Virtual private networks (VPNs) allow you to create a private network over public internet connections using encryption. This means that devices don’t need to physically be in the same location in order to share the security, privacy, and access controls of private networks.

Both of these technologies are essential parts of data security and don’t require tons of technical know-how in order to set up. By placing layers of security and isolation around your company’s data, you’re making it increasingly hard for attackers to gain access.

4. Backup Data Regularly

If a ransomware attack held all of your company’s data hostage, do you have backups of that data somewhere else?

Off-site backups, preferably to the cloud, are essential to recovering from attacks and rolling back any catastrophic failures. Perhaps it sounds unlikely that you’ll lose all your data. But time after time, we’ve seen companies lose everything or be forced to pay ransoms because they didn’t have easily accessible, off-site backups.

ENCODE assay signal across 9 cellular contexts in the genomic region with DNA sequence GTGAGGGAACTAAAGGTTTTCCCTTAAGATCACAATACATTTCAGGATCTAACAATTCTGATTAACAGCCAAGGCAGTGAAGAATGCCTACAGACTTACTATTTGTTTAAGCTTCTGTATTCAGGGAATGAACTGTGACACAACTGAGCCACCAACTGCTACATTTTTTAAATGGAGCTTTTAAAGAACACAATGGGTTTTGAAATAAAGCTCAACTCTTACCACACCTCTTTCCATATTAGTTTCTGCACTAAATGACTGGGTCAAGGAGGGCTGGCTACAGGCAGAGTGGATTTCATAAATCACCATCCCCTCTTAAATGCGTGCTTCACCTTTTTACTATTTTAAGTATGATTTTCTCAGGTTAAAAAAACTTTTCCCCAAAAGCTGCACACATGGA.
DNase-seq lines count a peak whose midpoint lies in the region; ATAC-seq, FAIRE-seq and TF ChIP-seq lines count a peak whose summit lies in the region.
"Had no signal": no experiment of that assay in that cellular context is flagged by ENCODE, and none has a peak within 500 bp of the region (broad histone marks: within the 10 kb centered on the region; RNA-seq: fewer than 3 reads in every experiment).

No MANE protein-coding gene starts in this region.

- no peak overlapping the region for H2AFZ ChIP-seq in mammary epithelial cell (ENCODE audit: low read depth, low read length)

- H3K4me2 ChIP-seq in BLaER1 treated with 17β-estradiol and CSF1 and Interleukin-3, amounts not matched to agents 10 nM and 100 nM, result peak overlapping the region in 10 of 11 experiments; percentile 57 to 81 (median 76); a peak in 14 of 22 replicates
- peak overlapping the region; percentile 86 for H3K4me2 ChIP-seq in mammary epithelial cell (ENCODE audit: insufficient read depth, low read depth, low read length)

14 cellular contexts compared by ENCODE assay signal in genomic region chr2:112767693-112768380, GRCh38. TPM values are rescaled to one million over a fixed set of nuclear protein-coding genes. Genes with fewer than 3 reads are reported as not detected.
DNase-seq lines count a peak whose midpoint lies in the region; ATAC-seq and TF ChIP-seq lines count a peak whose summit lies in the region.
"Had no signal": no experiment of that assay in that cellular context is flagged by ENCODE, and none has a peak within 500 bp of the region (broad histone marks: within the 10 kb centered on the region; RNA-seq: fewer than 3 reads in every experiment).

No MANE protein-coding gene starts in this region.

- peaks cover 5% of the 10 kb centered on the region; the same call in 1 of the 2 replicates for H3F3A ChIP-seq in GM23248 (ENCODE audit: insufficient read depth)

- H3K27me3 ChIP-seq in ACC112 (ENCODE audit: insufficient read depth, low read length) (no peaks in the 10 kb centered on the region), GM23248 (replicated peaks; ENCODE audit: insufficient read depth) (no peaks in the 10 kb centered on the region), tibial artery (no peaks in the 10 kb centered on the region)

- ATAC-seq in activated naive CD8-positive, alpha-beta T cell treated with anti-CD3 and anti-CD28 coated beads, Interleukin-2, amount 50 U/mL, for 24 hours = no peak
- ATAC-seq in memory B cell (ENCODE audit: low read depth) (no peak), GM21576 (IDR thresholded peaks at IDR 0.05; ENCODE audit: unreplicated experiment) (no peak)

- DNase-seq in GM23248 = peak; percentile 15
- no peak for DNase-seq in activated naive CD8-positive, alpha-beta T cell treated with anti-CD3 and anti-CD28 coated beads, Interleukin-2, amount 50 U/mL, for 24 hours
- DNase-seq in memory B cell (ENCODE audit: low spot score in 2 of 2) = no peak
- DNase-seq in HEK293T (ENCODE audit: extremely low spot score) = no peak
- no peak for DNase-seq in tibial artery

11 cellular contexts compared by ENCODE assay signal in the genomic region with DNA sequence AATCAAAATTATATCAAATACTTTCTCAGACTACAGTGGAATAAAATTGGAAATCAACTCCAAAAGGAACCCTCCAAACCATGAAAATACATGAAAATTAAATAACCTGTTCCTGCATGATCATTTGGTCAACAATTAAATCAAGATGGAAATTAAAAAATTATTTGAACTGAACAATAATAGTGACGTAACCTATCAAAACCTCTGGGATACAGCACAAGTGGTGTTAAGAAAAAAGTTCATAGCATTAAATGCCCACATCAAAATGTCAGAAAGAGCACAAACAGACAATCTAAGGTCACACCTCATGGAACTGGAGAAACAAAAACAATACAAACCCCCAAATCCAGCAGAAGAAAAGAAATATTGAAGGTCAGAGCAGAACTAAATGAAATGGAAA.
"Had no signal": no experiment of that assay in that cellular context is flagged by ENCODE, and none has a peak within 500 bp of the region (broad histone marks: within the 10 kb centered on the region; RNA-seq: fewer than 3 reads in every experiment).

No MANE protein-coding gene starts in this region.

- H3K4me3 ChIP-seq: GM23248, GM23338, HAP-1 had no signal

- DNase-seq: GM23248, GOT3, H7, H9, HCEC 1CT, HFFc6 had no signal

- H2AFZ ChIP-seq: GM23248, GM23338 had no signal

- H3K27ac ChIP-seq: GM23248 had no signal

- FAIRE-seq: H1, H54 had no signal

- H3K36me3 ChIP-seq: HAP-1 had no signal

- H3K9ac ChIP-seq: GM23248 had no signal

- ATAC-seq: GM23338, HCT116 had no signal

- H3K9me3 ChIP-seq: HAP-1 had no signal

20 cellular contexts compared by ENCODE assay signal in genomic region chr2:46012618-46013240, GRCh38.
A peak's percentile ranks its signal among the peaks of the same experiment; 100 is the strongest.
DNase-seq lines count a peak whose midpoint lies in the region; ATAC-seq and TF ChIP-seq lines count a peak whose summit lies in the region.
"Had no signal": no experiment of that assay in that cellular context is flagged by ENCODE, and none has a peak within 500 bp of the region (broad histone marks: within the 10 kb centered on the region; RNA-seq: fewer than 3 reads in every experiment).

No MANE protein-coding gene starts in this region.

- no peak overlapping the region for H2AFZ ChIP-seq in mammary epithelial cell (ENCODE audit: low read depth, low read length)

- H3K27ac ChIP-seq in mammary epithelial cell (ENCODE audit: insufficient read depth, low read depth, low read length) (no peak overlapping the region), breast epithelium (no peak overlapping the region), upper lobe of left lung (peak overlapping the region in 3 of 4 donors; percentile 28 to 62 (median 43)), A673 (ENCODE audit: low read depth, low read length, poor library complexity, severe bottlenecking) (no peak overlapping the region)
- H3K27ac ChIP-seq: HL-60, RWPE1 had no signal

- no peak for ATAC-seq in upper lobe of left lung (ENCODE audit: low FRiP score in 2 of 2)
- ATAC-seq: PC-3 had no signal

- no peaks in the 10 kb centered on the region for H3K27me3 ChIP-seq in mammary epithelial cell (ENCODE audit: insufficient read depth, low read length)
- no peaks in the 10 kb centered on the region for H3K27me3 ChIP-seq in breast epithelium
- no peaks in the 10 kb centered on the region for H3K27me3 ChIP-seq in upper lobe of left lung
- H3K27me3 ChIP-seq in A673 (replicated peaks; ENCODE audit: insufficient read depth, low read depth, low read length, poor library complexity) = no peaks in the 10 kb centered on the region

You should automate this task, so that a new backup happens automatically on a regular cadence. This is one of those security measures you hope you don’t need but will be invaluable in the case that you do.

5. Anti-malware & Monitoring Software

At the very least, all devices with access to the company’s network should have anti-malware scanning software installed. This software lets users know when a file is not trusted or safe, often preventing them from opening it without some type of override.

Better yet, add a remote monitoring agent to all machines on your company’s network. Most monitoring software includes anti-malware scanning, but it also enables you to track machine up-time, network traffic, and provide remote support to users across the company.

Remote monitoring has the added benefit of allowing you to automate the rollout of software updates and policy changes company-wide.